NEW YORK – At Jay-Z’s 40/40 Club, just across the street from Madison Square Park in the heart of the Flatiron District in New York, the golden bottles of Armand de Brignac champagne stretch from roughly eye level all the way up to what looks to be about a 60-foot-high ceiling.
The club’s décor, and its atmosphere of slightly ostentatious opulence, was a somehow fitting host for the sports betting masterclass on Tuesday that functioned as a sort of soft opening for this year’s Betting on Sports America conference.
Presented by Sportsbook Training Services founder Jonathan Smith and RedZone Senior Odds Compiler Anthony Gray, the class offered a brief history of oddsmaking, an overview of how European oddsmakers determine their odds and how business-to-business operators like BetFair and BetRadar set their lines and offer the myriad betting options, many of them in-play, that they do.
“Why wasn’t (setting odds) difficult then?” Smith asked in his introduction, citing the days of “legendary Las Vegas odds compilers and… less legendary British odds compilers.” It wasn’t difficult, then, he said, because there was relatively little product – a weekly NFL game, the occasional basketball game, that sort of thing.
And, he emphasized, there was no in-play or exchange betting at the time, a theme that was returned to regularly during the presentation. Now, with the explosion of new sports to bet on, and new ways to bet on them, this masterclass was a way of “telling the truth about what people are doing in terms of odds provision.”
Third-party oddsmakers, in the analogy presented, basically take feeds from “every other bookmaker out there,” put them into their own algorithmic models, strip away the outliers, and present those odds as their own.
“It’s like buying a ready-meal from the supermarket and giving it to your wife and saying, ‘Look, I’ve made you dinner,’” Smith said.
The benefit of B2B oddsmakers, he said, are in the amount of volume they can handle in a short time period and the amount of markets that they can make off of very few variables. In baseball, for example, all that you really need to know is how many runs each team is expected to score.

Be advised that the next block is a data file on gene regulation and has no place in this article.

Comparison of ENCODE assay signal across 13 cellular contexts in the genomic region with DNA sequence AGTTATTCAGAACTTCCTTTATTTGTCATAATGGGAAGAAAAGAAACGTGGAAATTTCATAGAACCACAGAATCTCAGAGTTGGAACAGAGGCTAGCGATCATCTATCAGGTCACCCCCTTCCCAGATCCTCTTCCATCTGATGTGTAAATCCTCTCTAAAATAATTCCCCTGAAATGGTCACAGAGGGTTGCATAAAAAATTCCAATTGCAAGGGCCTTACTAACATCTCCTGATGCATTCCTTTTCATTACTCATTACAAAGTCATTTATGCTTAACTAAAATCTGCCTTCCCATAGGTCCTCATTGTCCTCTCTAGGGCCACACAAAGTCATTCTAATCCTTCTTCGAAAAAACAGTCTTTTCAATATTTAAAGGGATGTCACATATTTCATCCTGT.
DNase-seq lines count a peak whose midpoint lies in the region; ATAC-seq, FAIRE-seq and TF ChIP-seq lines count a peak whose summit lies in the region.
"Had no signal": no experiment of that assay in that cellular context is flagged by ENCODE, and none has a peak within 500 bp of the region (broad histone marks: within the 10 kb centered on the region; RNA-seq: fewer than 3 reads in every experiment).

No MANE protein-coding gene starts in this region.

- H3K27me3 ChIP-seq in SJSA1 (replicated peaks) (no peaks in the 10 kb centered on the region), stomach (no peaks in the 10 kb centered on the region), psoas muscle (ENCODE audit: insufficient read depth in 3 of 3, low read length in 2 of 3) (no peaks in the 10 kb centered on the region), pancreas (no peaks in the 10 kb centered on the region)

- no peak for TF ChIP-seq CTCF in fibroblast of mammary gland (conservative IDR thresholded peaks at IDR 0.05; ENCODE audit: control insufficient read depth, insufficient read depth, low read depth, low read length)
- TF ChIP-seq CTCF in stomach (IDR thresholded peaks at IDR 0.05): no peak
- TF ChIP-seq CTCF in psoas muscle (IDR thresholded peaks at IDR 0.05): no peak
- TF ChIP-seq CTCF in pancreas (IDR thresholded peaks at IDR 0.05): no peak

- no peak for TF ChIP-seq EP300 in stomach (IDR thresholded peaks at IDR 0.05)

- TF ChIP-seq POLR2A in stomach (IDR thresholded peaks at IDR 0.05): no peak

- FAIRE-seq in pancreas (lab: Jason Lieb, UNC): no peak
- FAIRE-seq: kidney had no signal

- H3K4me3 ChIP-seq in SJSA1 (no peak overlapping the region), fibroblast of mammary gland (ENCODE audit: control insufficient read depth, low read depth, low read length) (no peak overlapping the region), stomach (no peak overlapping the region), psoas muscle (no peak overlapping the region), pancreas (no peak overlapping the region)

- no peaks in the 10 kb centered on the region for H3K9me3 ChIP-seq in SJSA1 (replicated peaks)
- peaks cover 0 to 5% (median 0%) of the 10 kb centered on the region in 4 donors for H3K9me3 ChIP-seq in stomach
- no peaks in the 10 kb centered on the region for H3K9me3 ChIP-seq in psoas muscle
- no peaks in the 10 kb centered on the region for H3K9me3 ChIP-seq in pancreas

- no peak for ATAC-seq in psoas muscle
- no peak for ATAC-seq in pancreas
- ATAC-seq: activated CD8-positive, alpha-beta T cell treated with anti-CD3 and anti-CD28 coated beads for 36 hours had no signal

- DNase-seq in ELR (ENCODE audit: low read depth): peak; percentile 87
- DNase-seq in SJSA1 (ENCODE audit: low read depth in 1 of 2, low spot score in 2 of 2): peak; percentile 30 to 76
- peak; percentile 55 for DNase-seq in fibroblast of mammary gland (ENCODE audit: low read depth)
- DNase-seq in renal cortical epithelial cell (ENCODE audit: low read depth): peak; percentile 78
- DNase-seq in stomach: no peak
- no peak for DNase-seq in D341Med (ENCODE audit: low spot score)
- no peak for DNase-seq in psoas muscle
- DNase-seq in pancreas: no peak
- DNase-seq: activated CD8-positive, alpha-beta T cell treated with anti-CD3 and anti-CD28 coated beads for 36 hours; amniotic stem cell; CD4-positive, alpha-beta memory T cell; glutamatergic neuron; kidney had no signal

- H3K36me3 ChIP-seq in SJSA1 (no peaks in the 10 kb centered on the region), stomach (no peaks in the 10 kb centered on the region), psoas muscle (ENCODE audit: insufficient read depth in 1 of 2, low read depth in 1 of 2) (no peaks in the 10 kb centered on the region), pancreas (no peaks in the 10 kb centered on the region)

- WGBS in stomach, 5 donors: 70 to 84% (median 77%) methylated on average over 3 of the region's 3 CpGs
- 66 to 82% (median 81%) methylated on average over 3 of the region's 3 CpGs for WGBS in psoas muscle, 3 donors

Once you know those two variables – however you get them, through self-generated data or through “nicking it” off of someone else – you can create dozens of markets.
He went on to display, on the HD screens hanging over the audience, software that allows a B2B company to produce their own markets based solely on how many goals each football team – in this case, Manchester United and Manchester City – would score.
The B2B companies offer some further significant advantages: live streaming of sports, editorial content to keep the customer engaged, automated risk-adjustment prices and analytics to try and weed the profitable from the unprofitable. The more information you can add to the mix, the more the price becomes efficient, and nowhere is this better exhibited than in Southeast Asia.
Smith called the Asian football market “an absolute monster,” saying that the legal market is in the multiple billions and the illegal market is “probably into the trillions” and that most of it is on soccer betting.
“So when the market moves to Asia, there’s a more decentralized, diverse opinion that will help the market … The result is that you are going to get true probability.”
The shame, he said, is that the craftsman oddsmakers have largely been superseded by the sort of assembly-line model necessary to feed these new markets.
Gray added that, with the use of B2B providers, there tends not to be much variance within lines; providers generally offer very similar odds, which doesn’t allow a betting provider to stand out from the field.
In-play betting, which is in its infancy in the US, dominated the second part of the presentation. Smith said that between 80 and 85 percent of the current UK sports betting market comes from in-play and called that a “conservative estimate.” This is why, he said, operators find themselves using B2B providers – they provide quick-hit markets and allow operators to keep the customer engaged.
“Have a bet every five minutes. Have a bet every minute. How many points are there going to be in the next quarter of the basketball game? You can dilute it into how many points are there going to be in the next two or three minutes… All that technology is keeping the customer engaged on your site and losing his money. Which is, of course, what you want.”
That said, Smith said, you still need people who know what they’re doing.
Two subsets of in-play that are predominant in Europe but are, so far, fairly unknown in the US are Cashout and Betbuilder. Cashout allows a customer to take their profit – or cut their loss – before the game or match is over. It, in effect, allows the customer to cash out or in at will. Betbuilder allows the customer to construct and place his or her own prop bets – for example, selecting how many points a football team will score, how many penalties they will accrue, and how many touchdowns the quarterback will throw.
Following the break, Smith ran an ersatz oddsmaking workshop in which the audience was asked to predict the granular outcome of the upcoming Man U/Man City match – odds of goals scored for each side, number of corners, and odds of the league’s leading scorer scoring a goal. The prize was to be a lifetime subscription to his website. It’s uncertain whether anyone won the prize.